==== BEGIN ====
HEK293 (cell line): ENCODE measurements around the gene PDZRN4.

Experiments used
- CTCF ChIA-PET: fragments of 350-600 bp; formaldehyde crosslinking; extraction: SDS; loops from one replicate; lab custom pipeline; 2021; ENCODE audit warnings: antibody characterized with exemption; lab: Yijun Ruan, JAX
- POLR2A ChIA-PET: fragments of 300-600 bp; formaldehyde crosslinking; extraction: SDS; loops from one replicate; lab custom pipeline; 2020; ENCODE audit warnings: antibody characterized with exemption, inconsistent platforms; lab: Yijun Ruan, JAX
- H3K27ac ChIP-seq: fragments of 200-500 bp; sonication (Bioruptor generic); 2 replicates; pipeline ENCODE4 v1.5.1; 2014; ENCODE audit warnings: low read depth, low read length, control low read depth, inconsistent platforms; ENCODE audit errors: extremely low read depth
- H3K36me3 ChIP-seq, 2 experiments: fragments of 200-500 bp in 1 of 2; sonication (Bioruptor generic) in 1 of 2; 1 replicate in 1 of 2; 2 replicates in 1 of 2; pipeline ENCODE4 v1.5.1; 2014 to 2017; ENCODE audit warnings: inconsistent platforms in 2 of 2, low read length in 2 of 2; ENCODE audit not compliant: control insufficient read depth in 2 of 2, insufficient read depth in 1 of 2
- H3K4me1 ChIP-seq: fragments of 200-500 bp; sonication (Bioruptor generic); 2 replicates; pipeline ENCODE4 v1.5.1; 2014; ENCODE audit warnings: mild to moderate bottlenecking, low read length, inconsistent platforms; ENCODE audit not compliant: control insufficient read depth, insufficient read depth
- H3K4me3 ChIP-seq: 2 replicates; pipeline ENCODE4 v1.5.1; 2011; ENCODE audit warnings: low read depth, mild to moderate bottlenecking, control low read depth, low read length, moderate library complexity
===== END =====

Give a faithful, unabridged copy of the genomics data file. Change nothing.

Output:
HEK293 (cell line): ENCODE measurements around the gene PDZRN4.

Experiments used
- CTCF ChIA-PET: fragments of 350-600 bp; formaldehyde crosslinking; extraction: SDS; loops from one replicate; lab custom pipeline; 2021; ENCODE audit warnings: antibody characterized with exemption; lab: Yijun Ruan, JAX
- POLR2A ChIA-PET: fragments of 300-600 bp; formaldehyde crosslinking; extraction: SDS; loops from one replicate; lab custom pipeline; 2020; ENCODE audit warnings: antibody characterized with exemption, inconsistent platforms; lab: Yijun Ruan, JAX
- H3K27ac ChIP-seq: fragments of 200-500 bp; sonication (Bioruptor generic); 2 replicates; pipeline ENCODE4 v1.5.1; 2014; ENCODE audit warnings: low read depth, low read length, control low read depth, inconsistent platforms; ENCODE audit errors: extremely low read depth
- H3K36me3 ChIP-seq, 2 experiments: fragments of 200-500 bp in 1 of 2; sonication (Bioruptor generic) in 1 of 2; 1 replicate in 1 of 2; 2 replicates in 1 of 2; pipeline ENCODE4 v1.5.1; 2014 to 2017; ENCODE audit warnings: inconsistent platforms in 2 of 2, low read length in 2 of 2; ENCODE audit not compliant: control insufficient read depth in 2 of 2, insufficient read depth in 1 of 2
- H3K4me1 ChIP-seq: fragments of 200-500 bp; sonication (Bioruptor generic); 2 replicates; pipeline ENCODE4 v1.5.1; 2014; ENCODE audit warnings: mild to moderate bottlenecking, low read length, inconsistent platforms; ENCODE audit not compliant: control insufficient read depth, insufficient read depth
- H3K4me3 ChIP-seq: 2 replicates; pipeline ENCODE4 v1.5.1; 2011; ENCODE audit warnings: low read depth, mild to moderate bottlenecking, control low read depth, low read length, moderate library complexity